BOTANICAL NAME: Solanum tuberosum
COMMON NAMES: Spuds, Taters
FAMILY: Solanaceae, the tomato family
ORIGIN: Potatoes were introduced to Europe from the Americas by the Spanish in the second half of the 16th century.
A perennial plant growing to around 1m in height and producing edible tubers underground. The plants are considered herbaceous perennials which grow about 60cm depending on variety, with the leaves dying back after flowering, fruiting and tuber formation.
Potato tubers are a staple, with many heritage varieties having a delicious flavour whether used as an 'old' potato and baked or used as a 'new' potato and steamed or mashed.
Tubers are rarely eaten raw because raw potato starch is poorly digested by humans.
Tubers may also be used to brew alcoholic beverages such as vodka, poitín, or akvavit and may be used by farmers as fodder for livestock.
Potatoes like a fertile, deeply dug, moist, acidic soil with a pH of less than 6. They do not grow well in heavy clay or a limed soil, which promotes potato scab. To avoid this, always rotate your potato patch each year. Certified potato tubers can be grown in many months of the year, depending on whether the garden receives frost, as potatoes are frost-tender. Potatoes need 60 o 90 days frost-free to be successfully harvested; potatoes harvested early as 'new' potatoes do not store well. In northern NSW and QLD one of the best planting times is March-April, as the soil is warm, growth is rapid and there are generally less pests. For cooler, frosty areas potatoes can be planted in early spring, a couple of weeks before the last expected frost.
Potato varieties can be either determinate (short plants) or indeterminate (tall plants), just as tomato plants are. The main difference between the 2 types is that you will need to mound the soil around the stems of the taller varieties.
Determinate Varieties: (best for cooler areas with short growing seasons - no need to mound soil around plants - early harvest)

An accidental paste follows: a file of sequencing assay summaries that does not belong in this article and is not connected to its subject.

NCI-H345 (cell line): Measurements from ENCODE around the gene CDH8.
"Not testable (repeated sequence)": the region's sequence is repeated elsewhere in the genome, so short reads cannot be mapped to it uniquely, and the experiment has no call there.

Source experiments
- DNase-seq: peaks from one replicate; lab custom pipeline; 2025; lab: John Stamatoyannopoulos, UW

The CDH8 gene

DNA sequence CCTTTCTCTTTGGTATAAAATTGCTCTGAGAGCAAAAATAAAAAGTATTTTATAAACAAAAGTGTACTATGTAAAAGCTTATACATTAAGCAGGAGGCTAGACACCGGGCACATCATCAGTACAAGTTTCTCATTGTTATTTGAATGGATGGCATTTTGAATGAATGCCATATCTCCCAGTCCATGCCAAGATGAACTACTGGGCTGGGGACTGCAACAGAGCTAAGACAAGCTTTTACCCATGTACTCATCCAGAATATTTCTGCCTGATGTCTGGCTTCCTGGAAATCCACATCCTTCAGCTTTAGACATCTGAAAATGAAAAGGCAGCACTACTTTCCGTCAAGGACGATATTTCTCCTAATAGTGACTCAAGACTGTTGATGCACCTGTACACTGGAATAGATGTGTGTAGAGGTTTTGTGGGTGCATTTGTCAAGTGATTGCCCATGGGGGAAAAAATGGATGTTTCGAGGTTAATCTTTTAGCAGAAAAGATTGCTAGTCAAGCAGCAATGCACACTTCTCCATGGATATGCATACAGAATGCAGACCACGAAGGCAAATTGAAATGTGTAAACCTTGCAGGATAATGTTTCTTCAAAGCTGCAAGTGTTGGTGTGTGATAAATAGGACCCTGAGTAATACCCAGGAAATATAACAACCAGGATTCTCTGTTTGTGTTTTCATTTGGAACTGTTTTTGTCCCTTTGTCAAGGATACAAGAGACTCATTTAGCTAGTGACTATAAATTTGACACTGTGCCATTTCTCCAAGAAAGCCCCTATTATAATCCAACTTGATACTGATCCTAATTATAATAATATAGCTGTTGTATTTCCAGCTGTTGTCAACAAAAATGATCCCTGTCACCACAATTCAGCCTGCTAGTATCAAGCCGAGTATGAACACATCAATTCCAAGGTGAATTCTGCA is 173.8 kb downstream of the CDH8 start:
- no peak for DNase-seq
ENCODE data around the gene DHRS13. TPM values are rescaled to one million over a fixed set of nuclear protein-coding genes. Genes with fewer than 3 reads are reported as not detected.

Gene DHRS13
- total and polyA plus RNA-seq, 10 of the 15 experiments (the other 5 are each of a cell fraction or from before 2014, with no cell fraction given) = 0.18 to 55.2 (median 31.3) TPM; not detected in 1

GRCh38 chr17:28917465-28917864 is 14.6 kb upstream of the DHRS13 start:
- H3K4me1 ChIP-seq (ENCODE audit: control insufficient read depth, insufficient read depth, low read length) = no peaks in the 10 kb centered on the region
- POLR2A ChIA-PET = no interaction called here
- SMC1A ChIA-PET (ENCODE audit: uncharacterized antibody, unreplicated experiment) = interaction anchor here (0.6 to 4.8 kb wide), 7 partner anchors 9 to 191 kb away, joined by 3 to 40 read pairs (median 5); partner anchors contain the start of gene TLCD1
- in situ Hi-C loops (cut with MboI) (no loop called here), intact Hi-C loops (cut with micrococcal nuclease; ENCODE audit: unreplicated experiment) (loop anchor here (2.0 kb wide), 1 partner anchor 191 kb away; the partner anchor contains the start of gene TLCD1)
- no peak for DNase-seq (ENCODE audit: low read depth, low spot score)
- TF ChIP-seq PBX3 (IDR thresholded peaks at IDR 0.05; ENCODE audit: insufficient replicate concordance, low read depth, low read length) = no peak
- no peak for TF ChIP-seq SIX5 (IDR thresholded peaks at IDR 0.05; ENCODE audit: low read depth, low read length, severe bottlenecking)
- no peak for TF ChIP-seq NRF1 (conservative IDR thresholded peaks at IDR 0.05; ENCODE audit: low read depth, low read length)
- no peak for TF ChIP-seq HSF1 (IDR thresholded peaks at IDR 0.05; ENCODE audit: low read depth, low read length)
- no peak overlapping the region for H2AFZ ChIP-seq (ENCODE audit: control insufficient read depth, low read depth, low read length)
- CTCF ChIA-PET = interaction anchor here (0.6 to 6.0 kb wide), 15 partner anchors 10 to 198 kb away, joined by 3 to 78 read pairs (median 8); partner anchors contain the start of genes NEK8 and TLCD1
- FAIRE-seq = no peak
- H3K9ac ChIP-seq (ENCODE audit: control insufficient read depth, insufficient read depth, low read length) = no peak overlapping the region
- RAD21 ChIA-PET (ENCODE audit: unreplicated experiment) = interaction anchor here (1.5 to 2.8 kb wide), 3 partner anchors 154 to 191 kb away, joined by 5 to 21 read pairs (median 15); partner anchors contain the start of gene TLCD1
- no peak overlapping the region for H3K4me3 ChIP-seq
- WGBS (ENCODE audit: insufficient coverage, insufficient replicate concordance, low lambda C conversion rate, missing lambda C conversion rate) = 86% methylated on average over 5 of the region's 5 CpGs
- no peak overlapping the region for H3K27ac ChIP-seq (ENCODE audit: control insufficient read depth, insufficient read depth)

eg. Kennebec, Kipfler, Purple Congo, Pink Eye, Carlingford, Spunta
Indeterminate Varieties: (require mounding of soil around stem - late harvest)
eg. Desiree, Dutch Cream, King Edward, Nicola, Pink Fir Apple, Bintje, Red Norland, Russet Burbank, Pontiac, Sebago, Brownell, Sapphire, Up-To-Date
When planting determinate varieties, dig the soil, adding compost and planting the tubers 10 cm deep, about 35 to 40 cm apart. The 'no-dig' method works particularly well with determinate types which involves placing the tubers on the surface of the soil and mulching heavily with straw and composted manure. The potatoes will form tubers on top of the ground rather than up through the mulch where they risk being exposed to light. The mulch needs to be kept thick to avoid damage by sunlight.
Indeterminate varieties soil preparation involves digging a shallow trench 20 cm wide and 20 cm deep, placing the seed potatoes 35 to 40 cm apart and covering them with 10 cm of soil. As the potato plants grow continue filling in the trench with soil until the potatoes are buried to a depth of approx. 30 cm. Mulch well. Tubers will develop along the full length of the stem wherever it makes contact with the soil.
If you are planting multiple rows space them 50 cm apart.
Potatoes are ready for harvesting when most of the tops have withered; this can be from 12 to 20 weeks after planting, depending on the variety. Early potatoes may be dug for table use at any time but for storage the potatoes should be fully mature. After they are dug, dry as quickly as possible, and then store immediately in a cool, dark, dry place preferable in a hessian sack.
LIKES: Corn, Chives, Thyme, Marigold, Nasturtium, Coriander, Cabbage, Leek
DISLIKES: Asparagus, Cauliflower, Broccoli, Carrot, Cucumber, Kohl Rabi, Melons, Parsnip, Swede, Squash, Sunflower, Turnip